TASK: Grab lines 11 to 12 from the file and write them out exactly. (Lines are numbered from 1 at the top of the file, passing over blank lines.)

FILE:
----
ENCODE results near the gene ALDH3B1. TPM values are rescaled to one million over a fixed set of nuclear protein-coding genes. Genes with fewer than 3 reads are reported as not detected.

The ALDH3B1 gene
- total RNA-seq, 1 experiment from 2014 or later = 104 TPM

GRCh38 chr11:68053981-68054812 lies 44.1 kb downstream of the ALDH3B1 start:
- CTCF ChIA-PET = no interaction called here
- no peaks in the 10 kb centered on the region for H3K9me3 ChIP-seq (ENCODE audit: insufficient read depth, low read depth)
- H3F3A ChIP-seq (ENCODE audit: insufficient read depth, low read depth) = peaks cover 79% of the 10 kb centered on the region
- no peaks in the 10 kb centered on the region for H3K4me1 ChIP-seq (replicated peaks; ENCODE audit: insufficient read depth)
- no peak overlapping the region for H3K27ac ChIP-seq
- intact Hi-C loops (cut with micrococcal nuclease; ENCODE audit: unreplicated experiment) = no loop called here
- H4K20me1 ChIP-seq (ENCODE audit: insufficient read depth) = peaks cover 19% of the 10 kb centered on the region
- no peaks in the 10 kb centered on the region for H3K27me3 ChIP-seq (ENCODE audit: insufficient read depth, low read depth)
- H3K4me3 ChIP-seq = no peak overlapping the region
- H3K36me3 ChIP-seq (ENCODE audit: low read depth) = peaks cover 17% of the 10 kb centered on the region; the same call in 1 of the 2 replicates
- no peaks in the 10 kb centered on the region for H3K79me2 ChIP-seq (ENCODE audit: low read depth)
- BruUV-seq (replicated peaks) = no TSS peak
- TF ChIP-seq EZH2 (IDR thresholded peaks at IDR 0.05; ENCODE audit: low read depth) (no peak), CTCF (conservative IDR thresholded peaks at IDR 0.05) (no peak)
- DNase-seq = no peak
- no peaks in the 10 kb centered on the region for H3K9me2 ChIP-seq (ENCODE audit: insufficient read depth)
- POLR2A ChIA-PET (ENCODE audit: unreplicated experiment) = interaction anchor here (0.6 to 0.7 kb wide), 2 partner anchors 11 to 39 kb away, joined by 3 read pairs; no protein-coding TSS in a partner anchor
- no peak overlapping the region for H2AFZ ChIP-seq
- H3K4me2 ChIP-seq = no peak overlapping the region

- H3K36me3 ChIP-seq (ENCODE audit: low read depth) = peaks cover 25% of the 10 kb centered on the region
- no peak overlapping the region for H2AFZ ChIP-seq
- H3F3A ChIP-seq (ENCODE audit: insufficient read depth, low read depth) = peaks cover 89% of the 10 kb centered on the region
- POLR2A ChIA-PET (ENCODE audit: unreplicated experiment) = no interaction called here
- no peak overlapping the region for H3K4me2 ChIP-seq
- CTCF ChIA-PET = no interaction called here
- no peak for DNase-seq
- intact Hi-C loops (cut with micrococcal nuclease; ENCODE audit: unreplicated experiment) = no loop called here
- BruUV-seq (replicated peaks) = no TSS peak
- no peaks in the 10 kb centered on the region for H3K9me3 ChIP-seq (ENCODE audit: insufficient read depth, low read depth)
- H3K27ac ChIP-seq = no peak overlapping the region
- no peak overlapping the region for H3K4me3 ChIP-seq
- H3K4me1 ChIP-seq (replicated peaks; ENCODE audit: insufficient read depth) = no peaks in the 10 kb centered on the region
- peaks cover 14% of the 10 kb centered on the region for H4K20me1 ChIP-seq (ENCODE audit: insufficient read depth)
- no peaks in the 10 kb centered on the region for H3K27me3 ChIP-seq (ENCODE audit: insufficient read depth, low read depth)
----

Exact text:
- H4K20me1 ChIP-seq (ENCODE audit: insufficient read depth) = peaks cover 19% of the 10 kb centered on the region
- no peaks in the 10 kb centered on the region for H3K27me3 ChIP-seq (ENCODE audit: insufficient read depth, low read depth)